Brewery: Nøgne Ø (Grimstad, Norway)
10% ABV / 80 IBU
Nine years ago, I met up with Dave Witte to interview him in Oslo – the day before a highly memorable Municipal Waste performance where the band torched a cardboard replica of a Norwegian church onstage. In classic form, Witte researched where he could get his hands on this Norwegian brewery’s beers and picked that bar as an interview spot. The tapes are lost to the ages, but I have fond memories of getting pleasantly wrecked with him over half a dozen Nøgne Ø bottles. Phil “Landphil” Hall commented that he’d never seen his bandmate that stinking drunk, but that was nine years and nine years of opportunities ago, you know?
Anyway, I learned three important lessons from Herr Witte that day:
- If you’re serious about craft beer, you should make an effort to seek out the local offerings when you travel. Globalization has increased access to all kinds of niche brews, but you will still be able to try things overseas that you would never be able to experience in your home country;
- Don’t get hammered. But if you’re going to get hammered, do it with good beer; and
- If you see anything from Nøgne Ø, get it immediately. There are no bad Nøgne Ø beers, and most of them are fantastic, and, moreover, a fantastic value for the price.
Nøgne Ø has been brewing #100 consistently since 2004. What was initially developed in-house as a brewer experiment was prepped for commercial release shortly thereafter and has stayed in production ever since. #100 was Nøgne Ø’s 100th release, in only its 2nd year of existence; the brewery has created about 50 beers per year, every year, since its inception. Beg, borrow, or steal to get your hands on their wares, but if you can choose (or afford) only one, #100 is the exemplar of Nøgne Ø’s modest, but pitch-perfect approach.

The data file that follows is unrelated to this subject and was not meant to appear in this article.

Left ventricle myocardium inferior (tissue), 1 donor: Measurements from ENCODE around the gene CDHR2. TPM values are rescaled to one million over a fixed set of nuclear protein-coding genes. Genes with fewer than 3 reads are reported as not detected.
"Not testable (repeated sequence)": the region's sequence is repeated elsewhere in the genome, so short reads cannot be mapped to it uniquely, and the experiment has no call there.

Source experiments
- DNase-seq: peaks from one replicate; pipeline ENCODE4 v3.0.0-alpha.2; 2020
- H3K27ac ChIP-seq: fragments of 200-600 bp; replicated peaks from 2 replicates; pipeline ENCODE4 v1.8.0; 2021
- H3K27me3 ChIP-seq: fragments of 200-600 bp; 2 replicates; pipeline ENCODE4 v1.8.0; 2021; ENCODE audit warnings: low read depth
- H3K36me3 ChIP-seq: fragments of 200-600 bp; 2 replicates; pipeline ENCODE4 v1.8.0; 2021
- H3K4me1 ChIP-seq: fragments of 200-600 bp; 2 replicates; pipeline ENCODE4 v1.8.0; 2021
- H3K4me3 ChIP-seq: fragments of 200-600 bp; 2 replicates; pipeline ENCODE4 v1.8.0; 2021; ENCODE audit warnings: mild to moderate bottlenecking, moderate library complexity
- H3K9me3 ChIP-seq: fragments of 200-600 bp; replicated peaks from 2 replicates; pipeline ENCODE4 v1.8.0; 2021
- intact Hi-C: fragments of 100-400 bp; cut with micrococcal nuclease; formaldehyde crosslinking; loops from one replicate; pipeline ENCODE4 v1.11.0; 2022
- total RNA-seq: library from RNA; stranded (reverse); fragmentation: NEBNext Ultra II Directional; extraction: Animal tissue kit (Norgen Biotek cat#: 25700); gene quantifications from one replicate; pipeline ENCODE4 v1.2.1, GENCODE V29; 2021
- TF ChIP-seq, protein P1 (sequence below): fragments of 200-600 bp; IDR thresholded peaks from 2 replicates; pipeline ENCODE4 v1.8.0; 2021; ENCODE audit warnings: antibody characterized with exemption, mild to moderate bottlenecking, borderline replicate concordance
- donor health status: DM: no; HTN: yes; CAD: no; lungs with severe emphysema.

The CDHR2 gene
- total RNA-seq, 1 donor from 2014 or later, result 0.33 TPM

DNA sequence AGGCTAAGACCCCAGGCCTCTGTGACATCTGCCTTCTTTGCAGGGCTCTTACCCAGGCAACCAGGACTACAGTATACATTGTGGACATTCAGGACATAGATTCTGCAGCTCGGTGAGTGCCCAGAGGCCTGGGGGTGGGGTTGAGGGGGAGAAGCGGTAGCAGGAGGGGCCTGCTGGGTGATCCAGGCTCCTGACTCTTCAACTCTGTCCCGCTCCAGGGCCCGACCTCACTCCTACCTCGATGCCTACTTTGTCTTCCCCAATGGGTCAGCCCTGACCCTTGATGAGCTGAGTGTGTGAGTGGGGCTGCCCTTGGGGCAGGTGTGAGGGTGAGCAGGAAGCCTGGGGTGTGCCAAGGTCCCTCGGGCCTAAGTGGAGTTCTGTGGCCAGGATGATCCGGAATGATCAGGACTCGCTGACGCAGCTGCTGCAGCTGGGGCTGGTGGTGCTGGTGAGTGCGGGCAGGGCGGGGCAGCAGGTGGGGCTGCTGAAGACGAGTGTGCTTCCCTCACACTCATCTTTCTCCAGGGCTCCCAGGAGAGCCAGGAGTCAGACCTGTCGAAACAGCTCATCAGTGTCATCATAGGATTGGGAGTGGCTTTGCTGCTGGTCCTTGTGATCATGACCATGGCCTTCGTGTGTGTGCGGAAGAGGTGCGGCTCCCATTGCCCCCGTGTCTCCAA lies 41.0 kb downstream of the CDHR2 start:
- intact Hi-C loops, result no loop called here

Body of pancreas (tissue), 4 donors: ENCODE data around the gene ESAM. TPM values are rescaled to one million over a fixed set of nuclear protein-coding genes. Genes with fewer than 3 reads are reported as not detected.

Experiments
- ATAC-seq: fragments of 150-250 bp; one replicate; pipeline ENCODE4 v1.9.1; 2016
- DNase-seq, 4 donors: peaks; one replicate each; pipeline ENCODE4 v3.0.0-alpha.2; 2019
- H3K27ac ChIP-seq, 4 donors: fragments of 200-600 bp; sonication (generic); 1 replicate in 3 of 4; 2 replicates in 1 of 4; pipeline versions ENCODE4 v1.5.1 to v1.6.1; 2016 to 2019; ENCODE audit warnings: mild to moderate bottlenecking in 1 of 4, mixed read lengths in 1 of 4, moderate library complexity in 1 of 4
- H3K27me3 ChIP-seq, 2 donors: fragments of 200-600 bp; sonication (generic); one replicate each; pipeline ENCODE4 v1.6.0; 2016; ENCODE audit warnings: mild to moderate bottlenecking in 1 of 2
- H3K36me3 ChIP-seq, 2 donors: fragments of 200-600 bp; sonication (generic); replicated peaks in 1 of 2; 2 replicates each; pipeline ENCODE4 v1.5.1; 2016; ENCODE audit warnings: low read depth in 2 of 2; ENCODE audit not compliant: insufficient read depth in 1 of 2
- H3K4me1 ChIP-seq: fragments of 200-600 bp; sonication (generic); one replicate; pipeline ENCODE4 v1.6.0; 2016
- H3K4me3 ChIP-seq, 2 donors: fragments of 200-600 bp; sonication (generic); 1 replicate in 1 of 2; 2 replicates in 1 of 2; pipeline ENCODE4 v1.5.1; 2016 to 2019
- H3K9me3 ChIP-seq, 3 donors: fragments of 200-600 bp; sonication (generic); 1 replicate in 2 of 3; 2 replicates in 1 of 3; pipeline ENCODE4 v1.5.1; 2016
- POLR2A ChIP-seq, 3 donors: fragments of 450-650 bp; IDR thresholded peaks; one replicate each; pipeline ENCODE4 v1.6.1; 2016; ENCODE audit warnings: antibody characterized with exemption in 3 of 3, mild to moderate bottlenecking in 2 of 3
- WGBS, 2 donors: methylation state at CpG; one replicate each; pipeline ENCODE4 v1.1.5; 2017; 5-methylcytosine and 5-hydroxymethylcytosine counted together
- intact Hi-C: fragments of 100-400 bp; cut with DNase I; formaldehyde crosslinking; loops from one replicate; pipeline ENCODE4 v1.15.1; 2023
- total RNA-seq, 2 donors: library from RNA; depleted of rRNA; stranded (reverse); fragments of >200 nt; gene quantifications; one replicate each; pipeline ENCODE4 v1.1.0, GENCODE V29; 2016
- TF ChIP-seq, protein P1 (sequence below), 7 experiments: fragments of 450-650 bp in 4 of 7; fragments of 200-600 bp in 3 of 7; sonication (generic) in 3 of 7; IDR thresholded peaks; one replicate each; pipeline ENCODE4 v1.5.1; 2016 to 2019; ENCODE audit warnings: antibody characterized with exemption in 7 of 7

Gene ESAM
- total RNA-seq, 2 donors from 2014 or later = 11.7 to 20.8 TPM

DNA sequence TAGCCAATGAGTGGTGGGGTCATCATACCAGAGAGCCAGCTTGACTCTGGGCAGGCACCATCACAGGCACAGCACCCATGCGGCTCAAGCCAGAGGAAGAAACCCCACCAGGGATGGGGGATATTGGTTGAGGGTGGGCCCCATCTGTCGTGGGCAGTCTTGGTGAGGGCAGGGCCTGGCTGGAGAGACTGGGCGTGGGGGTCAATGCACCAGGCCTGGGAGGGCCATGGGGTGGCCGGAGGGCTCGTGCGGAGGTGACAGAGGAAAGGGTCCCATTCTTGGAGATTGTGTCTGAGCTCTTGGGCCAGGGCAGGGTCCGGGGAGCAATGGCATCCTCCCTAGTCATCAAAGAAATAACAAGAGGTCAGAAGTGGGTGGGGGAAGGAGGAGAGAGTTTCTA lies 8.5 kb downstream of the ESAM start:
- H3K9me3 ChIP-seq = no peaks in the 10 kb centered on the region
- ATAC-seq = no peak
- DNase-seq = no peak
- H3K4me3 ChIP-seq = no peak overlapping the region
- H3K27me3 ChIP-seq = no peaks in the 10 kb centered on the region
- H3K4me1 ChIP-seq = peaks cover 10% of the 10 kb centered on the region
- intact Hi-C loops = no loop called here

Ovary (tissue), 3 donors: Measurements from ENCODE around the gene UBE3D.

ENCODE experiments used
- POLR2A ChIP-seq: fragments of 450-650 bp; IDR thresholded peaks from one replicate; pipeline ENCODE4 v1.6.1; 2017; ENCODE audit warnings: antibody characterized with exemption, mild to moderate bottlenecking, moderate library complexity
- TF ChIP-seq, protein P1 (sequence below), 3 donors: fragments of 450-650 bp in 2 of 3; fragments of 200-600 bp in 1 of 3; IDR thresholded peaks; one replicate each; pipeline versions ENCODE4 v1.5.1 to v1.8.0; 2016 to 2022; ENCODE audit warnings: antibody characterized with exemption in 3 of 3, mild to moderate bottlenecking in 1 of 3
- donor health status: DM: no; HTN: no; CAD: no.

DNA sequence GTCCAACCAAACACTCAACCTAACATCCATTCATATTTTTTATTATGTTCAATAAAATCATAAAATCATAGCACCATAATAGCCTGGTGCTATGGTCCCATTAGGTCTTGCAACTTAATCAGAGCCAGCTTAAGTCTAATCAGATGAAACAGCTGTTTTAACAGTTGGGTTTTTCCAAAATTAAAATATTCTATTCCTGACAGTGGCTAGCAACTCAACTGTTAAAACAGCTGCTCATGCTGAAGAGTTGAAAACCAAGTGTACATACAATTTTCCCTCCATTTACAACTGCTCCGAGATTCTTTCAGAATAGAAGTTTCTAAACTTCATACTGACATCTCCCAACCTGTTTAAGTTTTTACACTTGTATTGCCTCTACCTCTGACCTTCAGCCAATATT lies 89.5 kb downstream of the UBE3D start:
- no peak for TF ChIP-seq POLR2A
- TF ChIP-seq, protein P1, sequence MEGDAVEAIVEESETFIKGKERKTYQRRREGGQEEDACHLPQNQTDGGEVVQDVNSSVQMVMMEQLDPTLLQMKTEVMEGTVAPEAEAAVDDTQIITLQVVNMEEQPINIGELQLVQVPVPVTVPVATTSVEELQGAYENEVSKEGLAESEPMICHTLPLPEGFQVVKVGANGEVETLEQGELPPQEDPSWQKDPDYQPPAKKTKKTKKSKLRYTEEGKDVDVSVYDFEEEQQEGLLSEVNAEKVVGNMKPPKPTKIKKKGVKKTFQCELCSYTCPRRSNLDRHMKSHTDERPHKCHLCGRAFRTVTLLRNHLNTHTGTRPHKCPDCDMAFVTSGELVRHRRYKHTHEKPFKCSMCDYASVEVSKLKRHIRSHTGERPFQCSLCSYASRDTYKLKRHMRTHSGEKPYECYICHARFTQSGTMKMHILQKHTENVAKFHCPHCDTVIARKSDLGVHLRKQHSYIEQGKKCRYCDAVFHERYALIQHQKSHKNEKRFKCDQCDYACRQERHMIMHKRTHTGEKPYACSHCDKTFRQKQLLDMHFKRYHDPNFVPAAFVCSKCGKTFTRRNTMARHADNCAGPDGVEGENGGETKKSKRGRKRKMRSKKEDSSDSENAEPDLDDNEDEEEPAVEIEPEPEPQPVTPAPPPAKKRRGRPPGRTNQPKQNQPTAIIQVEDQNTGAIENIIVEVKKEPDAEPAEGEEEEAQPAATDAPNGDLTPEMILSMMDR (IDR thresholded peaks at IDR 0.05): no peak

#100 is a hopped American-style barleywine, which is marketed as an Imperial IPA outside of the U.S. Functionally the styles are the same – it boils down to the difference between french fries and “freedom fries,” and we can certainly understand why our European brethren would want to dissociate themselves right now. It pours with a beautiful opaque brown color and has a really nice malt taste. Also, I typically don’t give a shit at all about lacing, but when I poured this into a tall glass, the residue of the foam left on the side looked exactly like the Darkthrone logo. This from a brewery that named themselves after a Henrik Ibsen poem. Like, could it get any more Norwegian than that?